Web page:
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1. Patenting Nucleic Acid and Amino Acid Sequences in the United States Raymond C. Stewart
Birch, Stewart, Kolasch, & Birch, LLP
2. Patentable Subject Matter An isolated and purified DNA molecule, RNA molecule, or amino acid molecule
isolated chemical compounds
3. No Statutory Limit EPO
Article 53(a): inventions that are contrary to ordre public or morality are not patentable
4. Four Statutory Requirements Patent Act of 1952
5. Utility Requirements 35 U.S.C. 101
Diamond v. Chakrabarty, 447 U.S. 303 (1980)
genetically engineered bacteria are patentable
anything under the sun that is made by man
6. Utility Guidelines Final revised guidelines issued January 5, 2001
7. Credible Utility Would one skilled in the art believe that the asserted utility is true?
Cure for baldness/Prevention of Alzheimers disease not credible absent definite data
Can prove utility with Declarative evidence
8. Specific Utility Utility that is specific to the particular subject matter disclosed
contrast with general utility
9. Substantial Utility The real world use
10. Utility: Some Examples ESTs
Partial nucleic acid sequences can meet utility requirements if useful for diagnosis of a specific disease
11. Written Description/Enablement35 U.S.C. 112, first paragraph The claimed invention must be:
12. The Regents of the University of California v. Eli Lilly and Company, 119 F.3d 1559 (Fed. Cir. 1997)
A description of a genus may be achieved by a recitation of a representative number of species falling within the scope of the genus or of a recitation of structural features common to the members of the genus, which features constitute a substantial portion of the genus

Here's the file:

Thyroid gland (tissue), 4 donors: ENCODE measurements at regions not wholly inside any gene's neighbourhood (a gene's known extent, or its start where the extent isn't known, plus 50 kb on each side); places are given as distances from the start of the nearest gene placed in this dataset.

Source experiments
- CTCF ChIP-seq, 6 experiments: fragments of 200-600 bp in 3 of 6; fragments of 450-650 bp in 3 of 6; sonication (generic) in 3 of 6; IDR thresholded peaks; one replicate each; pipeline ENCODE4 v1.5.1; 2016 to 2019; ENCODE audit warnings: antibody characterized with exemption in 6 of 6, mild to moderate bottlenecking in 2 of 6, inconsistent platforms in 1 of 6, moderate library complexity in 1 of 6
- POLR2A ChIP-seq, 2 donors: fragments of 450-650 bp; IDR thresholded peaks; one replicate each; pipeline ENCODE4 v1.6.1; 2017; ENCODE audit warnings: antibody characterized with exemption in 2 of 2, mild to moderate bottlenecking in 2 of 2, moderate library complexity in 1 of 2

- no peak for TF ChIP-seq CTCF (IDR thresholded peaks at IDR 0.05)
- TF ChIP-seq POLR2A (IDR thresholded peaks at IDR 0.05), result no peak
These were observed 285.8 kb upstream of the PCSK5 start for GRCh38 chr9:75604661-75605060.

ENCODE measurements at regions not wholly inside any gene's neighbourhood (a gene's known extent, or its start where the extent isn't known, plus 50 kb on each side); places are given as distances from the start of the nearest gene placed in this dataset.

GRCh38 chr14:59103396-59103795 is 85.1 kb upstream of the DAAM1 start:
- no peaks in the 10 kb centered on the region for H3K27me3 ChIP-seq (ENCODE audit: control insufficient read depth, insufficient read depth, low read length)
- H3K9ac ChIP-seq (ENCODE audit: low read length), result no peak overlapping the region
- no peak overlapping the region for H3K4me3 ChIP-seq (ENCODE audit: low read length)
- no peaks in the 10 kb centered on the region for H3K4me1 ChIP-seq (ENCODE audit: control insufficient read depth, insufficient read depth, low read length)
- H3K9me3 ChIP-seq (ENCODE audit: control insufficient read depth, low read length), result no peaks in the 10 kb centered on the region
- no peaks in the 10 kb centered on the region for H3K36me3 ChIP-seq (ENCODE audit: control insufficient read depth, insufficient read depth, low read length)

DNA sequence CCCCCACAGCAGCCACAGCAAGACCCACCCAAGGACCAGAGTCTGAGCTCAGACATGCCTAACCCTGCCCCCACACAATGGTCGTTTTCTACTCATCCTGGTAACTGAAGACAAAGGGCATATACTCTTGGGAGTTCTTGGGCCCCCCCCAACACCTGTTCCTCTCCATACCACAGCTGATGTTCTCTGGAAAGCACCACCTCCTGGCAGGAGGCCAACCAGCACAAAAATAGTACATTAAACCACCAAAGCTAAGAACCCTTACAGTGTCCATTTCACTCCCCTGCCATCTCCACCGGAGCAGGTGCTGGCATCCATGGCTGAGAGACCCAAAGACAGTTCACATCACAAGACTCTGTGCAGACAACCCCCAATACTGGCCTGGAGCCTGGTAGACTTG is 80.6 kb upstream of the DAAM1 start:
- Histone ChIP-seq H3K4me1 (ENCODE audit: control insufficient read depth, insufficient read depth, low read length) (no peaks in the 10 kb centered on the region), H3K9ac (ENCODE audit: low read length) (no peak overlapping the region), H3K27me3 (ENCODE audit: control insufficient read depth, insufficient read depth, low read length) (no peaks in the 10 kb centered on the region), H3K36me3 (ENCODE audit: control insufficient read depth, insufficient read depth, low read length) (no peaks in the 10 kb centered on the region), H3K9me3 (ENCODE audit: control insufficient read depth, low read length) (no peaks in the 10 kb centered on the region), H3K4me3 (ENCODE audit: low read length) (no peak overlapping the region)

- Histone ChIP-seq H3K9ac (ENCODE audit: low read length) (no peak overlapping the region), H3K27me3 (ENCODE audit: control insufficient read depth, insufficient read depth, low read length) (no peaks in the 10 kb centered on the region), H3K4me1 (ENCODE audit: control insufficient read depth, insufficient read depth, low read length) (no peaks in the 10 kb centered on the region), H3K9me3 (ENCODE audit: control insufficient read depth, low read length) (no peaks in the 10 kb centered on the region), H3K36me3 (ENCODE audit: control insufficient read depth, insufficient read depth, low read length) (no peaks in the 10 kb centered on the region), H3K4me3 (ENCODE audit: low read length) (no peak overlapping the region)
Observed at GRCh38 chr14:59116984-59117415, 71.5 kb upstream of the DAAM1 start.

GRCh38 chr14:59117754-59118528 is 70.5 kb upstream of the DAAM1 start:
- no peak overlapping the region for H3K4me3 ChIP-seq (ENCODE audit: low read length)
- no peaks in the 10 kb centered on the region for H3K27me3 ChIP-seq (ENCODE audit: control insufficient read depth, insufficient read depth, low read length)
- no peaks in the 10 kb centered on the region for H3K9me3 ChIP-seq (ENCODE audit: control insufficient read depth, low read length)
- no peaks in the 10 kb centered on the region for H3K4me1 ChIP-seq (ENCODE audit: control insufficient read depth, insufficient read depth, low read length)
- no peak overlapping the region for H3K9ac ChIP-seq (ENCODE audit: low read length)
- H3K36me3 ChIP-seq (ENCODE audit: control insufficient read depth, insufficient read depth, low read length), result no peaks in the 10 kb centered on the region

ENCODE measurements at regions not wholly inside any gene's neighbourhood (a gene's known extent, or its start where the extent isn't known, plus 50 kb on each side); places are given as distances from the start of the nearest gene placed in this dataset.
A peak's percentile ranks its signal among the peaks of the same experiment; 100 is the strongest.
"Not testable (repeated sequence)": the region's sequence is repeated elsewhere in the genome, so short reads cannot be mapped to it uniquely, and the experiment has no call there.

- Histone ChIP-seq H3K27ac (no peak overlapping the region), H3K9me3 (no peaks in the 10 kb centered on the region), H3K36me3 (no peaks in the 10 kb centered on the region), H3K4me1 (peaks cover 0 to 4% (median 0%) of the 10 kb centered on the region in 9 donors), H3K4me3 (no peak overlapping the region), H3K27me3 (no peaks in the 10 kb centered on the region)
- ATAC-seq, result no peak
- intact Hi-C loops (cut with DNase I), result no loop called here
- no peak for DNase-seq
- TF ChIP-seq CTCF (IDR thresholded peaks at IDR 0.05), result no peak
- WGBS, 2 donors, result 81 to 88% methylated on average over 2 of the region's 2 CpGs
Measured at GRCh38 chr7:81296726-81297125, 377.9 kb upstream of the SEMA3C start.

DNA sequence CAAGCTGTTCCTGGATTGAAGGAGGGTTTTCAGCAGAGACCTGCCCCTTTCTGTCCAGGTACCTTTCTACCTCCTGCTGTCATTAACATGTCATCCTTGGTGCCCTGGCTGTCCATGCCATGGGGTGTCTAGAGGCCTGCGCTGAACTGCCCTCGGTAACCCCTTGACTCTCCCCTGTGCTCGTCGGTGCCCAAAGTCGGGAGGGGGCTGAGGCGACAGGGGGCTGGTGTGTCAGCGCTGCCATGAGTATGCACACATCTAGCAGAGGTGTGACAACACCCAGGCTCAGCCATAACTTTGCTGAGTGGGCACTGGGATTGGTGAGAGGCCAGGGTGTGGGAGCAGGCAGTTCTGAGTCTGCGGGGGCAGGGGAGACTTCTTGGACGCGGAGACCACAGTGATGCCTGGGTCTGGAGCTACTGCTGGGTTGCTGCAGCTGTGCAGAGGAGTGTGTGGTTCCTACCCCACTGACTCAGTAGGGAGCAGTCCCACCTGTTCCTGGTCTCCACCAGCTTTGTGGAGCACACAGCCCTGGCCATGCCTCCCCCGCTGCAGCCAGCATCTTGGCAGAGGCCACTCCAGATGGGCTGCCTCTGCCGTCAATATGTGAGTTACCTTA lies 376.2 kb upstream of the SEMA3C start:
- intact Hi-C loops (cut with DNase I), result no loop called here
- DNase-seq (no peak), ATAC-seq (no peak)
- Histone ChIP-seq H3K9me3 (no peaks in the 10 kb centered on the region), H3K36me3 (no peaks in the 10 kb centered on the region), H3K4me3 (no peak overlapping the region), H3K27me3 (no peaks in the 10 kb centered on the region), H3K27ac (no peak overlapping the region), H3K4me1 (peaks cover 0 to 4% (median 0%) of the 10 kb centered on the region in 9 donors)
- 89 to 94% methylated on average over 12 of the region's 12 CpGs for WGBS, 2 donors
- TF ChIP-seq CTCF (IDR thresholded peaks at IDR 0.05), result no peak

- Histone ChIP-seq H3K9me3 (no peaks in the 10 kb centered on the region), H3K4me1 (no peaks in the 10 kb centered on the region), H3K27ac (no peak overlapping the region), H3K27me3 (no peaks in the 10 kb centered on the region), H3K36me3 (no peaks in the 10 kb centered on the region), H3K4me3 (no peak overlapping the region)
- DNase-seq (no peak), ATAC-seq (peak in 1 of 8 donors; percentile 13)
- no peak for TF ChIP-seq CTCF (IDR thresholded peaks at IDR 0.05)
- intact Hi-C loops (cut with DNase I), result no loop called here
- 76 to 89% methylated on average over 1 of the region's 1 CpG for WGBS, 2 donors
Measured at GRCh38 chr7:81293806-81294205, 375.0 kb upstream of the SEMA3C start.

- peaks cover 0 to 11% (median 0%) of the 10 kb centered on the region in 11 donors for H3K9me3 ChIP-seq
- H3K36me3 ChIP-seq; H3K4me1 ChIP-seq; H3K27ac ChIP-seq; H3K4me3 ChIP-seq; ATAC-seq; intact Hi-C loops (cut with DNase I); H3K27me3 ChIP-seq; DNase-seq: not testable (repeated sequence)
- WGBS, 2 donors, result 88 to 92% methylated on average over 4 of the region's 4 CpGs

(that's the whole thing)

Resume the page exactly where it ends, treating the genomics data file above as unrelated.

13. Written Description: Some Examples Genes
regulatory elements, promoters, untranslated regions, introns
14. Written Description: Some Examples Hybridizing Sequences
Highly stringent hybridization conditions
6xSSC and 65oC
Encode a protein having a specific function
15. Written Description: Some Examples Protein Variants
amino acid substitutions, deletions, insertions, and/or additions
extremely difficult to obtain without a good disclosure
16. Enablement Undue Experimentation
unpredictability of the art
17. Constructing Claims to Sequences An isolated DNA sequence comprising SEQ ID NO:1.
18. Constructing Claims to Sequences An isolated and purified DNA sequence consisting of SEQ ID NO:1.
19. Novelty Generally depends on the scope of the claims
20. Non-Obviousness35 U.S.C. 103 Does the prior art suggest the claimed invention? Is there a reasonable expectation of success?
21. Conclusion 35,000 to 45,000 genes ?
Smaller number of sequences up for grabs
Increase in Interference Proceedings
U.S. first to invent
22. Contact Information Birch, Stewart, Kolasch, & Birch, LLP
8110 Gatehouse Road, Suite 500E
Falls Church, VA 22040
email: firstname.lastname@example.org or email@example.com